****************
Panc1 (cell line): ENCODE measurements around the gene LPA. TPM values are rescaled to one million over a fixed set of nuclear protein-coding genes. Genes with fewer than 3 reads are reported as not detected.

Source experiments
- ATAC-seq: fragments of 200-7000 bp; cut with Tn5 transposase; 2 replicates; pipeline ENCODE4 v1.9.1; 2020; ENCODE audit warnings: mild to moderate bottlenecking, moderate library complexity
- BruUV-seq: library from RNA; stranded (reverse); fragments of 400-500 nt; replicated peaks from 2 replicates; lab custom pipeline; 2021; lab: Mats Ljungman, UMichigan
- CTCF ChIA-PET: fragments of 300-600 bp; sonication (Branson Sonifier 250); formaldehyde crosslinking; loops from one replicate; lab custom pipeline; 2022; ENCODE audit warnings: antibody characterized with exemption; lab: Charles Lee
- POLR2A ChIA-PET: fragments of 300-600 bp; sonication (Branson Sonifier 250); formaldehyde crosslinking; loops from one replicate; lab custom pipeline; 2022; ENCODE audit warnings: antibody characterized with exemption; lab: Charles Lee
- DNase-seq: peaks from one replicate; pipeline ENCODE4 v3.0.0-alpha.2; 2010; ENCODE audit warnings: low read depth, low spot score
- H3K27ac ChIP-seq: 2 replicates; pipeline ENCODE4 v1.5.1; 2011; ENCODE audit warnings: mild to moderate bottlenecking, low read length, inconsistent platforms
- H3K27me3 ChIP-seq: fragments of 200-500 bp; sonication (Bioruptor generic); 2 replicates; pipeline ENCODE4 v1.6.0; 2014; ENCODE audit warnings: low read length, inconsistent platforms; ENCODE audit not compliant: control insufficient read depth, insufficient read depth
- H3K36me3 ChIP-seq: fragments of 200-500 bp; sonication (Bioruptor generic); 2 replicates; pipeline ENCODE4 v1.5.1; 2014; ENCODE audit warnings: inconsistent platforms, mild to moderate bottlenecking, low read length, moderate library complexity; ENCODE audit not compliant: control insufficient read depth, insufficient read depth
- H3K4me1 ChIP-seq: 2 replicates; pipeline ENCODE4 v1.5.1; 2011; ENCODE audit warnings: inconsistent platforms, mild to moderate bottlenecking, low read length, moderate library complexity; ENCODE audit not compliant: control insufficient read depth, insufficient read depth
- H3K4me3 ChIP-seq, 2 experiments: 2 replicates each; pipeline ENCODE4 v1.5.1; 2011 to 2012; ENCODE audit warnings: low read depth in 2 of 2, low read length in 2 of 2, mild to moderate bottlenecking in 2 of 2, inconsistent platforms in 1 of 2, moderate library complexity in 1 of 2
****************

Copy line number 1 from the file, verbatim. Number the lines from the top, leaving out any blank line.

Panc1 (cell line): ENCODE measurements around the gene LPA. TPM values are rescaled to one million over a fixed set of nuclear protein-coding genes. Genes with fewer than 3 reads are reported as not detected.